Lamar state College-Port Arthur to offer inmate degrees
Lamar State College-Port Arthur has been selected to participate in a federal pilot program to expand prison inmates’ access to college degrees, signaling growth for a long-running program as the government pays for well-behaved prisoners to obtain two-year degrees in classes like automotive mechanics.
The U.S. Department of Education pilot program will make Pell grants available to inmates for the first time in decades.
It aims to cut into recidivism, lower prison costs and give 12,000 inmates access to a certificate or degree in a nation that has the world’s highest incarceration rate.
LSC-PA is the only local college participating in the pilot and among 13 in Texas and 68 across the U.S. Elsewhere, certificates and two-year and four-year degrees will be offered through the program.
LSC-PA faculty will teach inmates at low- and medium-security federal units and the state prison in greater Beaumont. They offer associate’s degrees in automotive mechanics, heating and air conditioning, applied science and academic studies, said Gary Stretcher, the school’s vice president for academic affairs.
The college could see as much as $970,000 in Pell grant-covered tuition per year, according to federal data. That would equate to nearly half the $2.2 million the college budgeted for tuition income last year.
Because most participants won’t be enrolled as full-time students, the boost to tuition won’t reach that level, Stretcher said.
The benefits will nonetheless extend to the rest of the college’s offerings, president Betty Reynard said.
“It allows us to provide more services and programs for the students that we serve,” Reynard said. “We’re always interested in expanding opportunities and meeting the needs of our student population. That gives us the wiggle room to do that.”
Up to 243 federal and state inmates at Beaumont prisons are eligible to participate, according to the Department of Education. The pilot focuses on prisoners scheduled for release within five years and requires students to have good behavioral records and high-school degrees or equivalencies, Stretcher said.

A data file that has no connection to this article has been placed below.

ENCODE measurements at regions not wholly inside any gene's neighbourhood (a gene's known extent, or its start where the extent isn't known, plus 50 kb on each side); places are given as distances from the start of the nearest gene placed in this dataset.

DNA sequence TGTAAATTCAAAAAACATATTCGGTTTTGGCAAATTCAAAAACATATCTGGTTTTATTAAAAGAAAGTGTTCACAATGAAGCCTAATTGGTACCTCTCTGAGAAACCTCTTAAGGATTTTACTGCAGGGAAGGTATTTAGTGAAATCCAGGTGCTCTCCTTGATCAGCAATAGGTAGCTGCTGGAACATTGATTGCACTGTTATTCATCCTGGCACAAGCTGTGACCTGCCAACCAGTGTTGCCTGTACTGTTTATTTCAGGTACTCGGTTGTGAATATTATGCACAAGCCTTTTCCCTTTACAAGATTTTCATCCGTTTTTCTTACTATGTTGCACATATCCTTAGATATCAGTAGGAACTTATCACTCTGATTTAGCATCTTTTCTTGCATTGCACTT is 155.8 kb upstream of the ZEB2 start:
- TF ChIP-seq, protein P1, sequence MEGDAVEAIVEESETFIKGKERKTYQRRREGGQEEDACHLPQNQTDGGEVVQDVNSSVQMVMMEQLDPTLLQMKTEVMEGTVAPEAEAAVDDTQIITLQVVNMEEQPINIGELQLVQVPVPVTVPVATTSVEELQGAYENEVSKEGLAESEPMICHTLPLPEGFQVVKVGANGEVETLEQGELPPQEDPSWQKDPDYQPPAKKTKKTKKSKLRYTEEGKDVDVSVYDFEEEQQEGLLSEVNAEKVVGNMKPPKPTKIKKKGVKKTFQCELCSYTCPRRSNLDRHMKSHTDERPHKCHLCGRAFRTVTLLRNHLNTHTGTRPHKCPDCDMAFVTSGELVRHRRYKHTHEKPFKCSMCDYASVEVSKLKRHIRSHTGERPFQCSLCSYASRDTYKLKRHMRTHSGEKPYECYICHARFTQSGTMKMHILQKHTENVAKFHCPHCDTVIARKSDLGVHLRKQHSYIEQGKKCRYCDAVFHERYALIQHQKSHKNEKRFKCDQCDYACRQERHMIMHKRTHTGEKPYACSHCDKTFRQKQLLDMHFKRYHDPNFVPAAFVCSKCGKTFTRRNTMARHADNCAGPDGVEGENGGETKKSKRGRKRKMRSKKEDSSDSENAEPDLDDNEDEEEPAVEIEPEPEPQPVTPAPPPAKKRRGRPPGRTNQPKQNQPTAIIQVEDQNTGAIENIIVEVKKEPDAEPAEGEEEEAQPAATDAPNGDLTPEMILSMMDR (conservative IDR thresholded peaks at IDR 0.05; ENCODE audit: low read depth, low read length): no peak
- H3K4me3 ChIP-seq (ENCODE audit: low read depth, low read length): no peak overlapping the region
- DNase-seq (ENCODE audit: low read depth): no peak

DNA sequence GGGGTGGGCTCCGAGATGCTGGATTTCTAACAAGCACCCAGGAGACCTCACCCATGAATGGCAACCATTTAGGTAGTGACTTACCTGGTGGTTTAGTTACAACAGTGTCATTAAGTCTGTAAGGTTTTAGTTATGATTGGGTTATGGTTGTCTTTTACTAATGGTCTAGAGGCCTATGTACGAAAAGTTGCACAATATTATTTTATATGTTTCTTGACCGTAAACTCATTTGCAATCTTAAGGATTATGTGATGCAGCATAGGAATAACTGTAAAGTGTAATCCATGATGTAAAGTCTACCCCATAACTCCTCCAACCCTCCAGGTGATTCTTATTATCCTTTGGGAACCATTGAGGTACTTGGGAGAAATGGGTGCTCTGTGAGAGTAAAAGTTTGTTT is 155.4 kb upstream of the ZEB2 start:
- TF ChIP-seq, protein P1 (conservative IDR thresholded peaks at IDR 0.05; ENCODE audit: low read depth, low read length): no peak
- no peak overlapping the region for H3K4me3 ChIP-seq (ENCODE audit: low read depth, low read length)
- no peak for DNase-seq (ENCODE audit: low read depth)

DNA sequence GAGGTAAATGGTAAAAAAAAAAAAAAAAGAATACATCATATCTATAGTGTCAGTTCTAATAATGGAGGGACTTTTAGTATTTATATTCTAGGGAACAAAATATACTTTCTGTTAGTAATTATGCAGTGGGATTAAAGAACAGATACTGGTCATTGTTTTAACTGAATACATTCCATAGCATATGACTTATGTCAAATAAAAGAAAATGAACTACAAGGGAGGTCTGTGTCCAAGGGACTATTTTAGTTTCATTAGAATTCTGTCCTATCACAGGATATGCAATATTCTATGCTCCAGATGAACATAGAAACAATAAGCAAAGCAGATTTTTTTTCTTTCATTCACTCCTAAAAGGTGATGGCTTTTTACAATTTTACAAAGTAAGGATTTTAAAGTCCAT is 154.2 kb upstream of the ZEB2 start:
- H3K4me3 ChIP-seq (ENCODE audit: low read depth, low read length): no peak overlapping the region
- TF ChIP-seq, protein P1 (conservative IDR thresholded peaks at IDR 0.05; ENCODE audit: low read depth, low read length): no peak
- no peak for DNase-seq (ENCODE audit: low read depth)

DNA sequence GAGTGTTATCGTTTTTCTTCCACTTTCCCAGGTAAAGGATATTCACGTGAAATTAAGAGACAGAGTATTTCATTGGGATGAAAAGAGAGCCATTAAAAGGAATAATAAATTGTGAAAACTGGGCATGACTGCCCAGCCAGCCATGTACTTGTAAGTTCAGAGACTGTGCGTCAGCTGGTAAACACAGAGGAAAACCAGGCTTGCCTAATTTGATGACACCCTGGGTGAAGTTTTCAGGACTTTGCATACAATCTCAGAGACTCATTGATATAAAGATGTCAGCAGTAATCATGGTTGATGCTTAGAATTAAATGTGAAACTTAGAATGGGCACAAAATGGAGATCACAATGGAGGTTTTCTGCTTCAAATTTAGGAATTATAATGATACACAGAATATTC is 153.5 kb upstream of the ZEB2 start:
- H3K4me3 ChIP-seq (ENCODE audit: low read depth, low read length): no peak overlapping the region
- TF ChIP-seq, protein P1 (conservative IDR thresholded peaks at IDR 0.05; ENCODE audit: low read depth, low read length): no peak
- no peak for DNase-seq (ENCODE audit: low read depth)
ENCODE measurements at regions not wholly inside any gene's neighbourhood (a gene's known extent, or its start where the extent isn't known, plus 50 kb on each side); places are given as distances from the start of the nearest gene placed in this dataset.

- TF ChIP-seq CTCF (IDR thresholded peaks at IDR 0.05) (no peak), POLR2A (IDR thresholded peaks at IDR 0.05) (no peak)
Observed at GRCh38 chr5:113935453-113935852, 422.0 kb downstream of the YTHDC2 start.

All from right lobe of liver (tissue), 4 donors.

Inmates haven’t been eligible for Pell grants since the 1994 crime bill. At the time, 0.6 percent of the grants, which are based on financial need and not repaid, went to inmates, according to USA Today.
LSC-PA has offered classes to inmates since the early ’90s, about one year before the Pell grant reform, Stretcher said. The pilot program is expected to last four years, but that is subject to change, he said.
Jefferson County Criminal District Judge John Stevens said one-third of people on probation in the county lack a high-school diploma, indicating education is one of the factors driving crime.
“It sounds to me like a great opportunity to make a better quality of life for the whole community,” Stevens said.
U.S. Education Secretary John King Jr. told reporters last week the program does not lift Congress’ restrictions on Pell grant funding.
“That ban remains in place until Congress acts,” King said, according to Inside Higher Ed. King said the Education Department is using authority to bypass rules in order to test the idea.
“Second Chance Pell will allow us to measure the costs and benefits of this approach,” he said.
Proponents have also pointed to a 2013 Justice Department-funded study that found four to five dollars are saved on reincarceration costs for every one dollar invested in prison education.
The nation’s jails and prisons hold about 2.2 million people, according to the federal government, a problem that has been the target of bipartisan reform talks.
The Second Chance program will make available about $30 million in Pell grants, according to the Education Department.